In 2018 we ran eight zones. Three I’m an Engineer zones in February–March ( Health, Production and Space), and five I’m a Scientist zones in November (Environmental Care, Genes, New Materials, Smart Data and Neon). Key findings: Engagement levels in IAS have increased in IAS when compared with the 2017 event. An additional 11 schools took part (58 in 2018, compared with 47 in 2017), and 420 additional students registered (1,958, up from 1,538). Students asked nearly twice as many questions as were asked in 2017 (5,057, up from 2,559). We have demonstrated the success of online engagement in terms of reaching students who are normally underserved by the sector. 1,360 students from SFI target counties took part (58% of total students). These students asked 3,425 questions in ASK, and contributed nearly 10,000 lines of live chat. Additionally, the project continues to offer scientists and engineers the opportunity to engage … Continue reading
“As we are a remote rural community we do not have a huge variety of careers on our doorstep but these events help to bring them closer to pupils. More students should be getting these funded opportunities across the UK.” — Emily Tulloch, Science teacher on the island of Unst The most northerly school in the UK is located in one of our most distant areas in the Shetland Isles. Emily tells us how I’m a Scientist allowed her remote students to explore a range of STEM careers and increased motivation to learn science.
In 2017 we ran seven zones. Three I’m an Engineer zones in February–March (Energy, Health, and Space), and four I’m a Scientist zones in November (Diagnosis, Energy, Food, and Fluorine).
Our key findings were:
- We have improved on engagement rates in IAS since previous years.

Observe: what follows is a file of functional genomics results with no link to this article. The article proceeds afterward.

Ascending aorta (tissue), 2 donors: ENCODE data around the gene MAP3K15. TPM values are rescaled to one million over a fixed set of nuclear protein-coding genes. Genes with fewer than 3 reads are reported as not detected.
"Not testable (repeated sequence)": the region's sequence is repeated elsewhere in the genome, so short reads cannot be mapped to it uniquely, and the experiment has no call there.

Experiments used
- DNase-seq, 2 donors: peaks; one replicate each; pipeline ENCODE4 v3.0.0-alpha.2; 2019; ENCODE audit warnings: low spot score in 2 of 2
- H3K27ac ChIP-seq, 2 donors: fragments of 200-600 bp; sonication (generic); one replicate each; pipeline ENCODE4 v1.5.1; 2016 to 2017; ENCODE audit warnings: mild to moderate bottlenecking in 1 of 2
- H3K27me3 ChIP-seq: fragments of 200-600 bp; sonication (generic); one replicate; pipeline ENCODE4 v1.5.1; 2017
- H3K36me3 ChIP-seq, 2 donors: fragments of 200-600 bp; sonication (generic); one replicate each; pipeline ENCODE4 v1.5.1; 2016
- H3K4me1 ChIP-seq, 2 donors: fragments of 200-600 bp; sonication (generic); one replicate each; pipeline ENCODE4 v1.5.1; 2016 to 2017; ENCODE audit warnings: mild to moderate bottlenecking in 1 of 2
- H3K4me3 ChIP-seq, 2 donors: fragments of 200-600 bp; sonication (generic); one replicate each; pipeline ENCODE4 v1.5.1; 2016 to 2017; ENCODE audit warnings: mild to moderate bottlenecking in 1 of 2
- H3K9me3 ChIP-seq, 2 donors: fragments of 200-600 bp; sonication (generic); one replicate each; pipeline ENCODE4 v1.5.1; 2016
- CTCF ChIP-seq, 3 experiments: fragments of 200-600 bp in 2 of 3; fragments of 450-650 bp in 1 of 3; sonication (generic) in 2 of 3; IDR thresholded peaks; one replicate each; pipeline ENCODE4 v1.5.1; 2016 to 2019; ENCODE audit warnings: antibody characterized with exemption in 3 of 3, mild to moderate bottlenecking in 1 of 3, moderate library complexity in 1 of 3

- We have been successful in using online engagement to reach students who are normally under-served by the sector.
- Taking part improves attitudes of scientists and engineers to public engagement.
- Taking part leaves most students feeling more positive about working in a STEM career.
In the I’m a Scientist Ireland project pilot in 2012 we ran three zones, since then we have run four zones every year. While we were under capacity in the pilot, the demand for the activity from teachers has remained relatively consistent and looks to be increasing. Assuming the trend carries on, we would easily be able to run a fifth or even sixth zone in November this year. The story in I’m an Engineer is a little different. For the past couple of years we have run two I’m an Engineer events each year; one with the I’m a Scientist event in November, and one in February to coincide with Engineers Week Ireland. In the first year, we saw teachers favouring the November event albeit only slightly, in 2015/16 though we saw a huge shift towards February, with demand being almost twice what was expected. The increased demand is too big to come only … Continue reading
In 2015, we ran six zones: Three I’m a Scientist themed zones (Nanoscience, Drug Synthesis and Food Science), one I’m a Scientist general zone (Nitrogen Zone) with a mix of scientists from different areas, one I’m an Engineer themed zone around computing (Boole Zone) and one general engineering zone (Metre Zone). Our key findings in 2015: We have improved I’m an Engineer audience numbers since last year. In 2014 we ran I’m an Engineer for the first time in Ireland and we got an average of 208 students logged in per zone. In 2015, we have even exceeded our target of 330 students per zone, with 377 students in the Boole Zone, and 350 in the Metre Zone. We have improved the diversity of the scientists and engineers taking part. 10% of the participants were from a black or minority ethnic background, and we got a perfect gender balance in both … Continue reading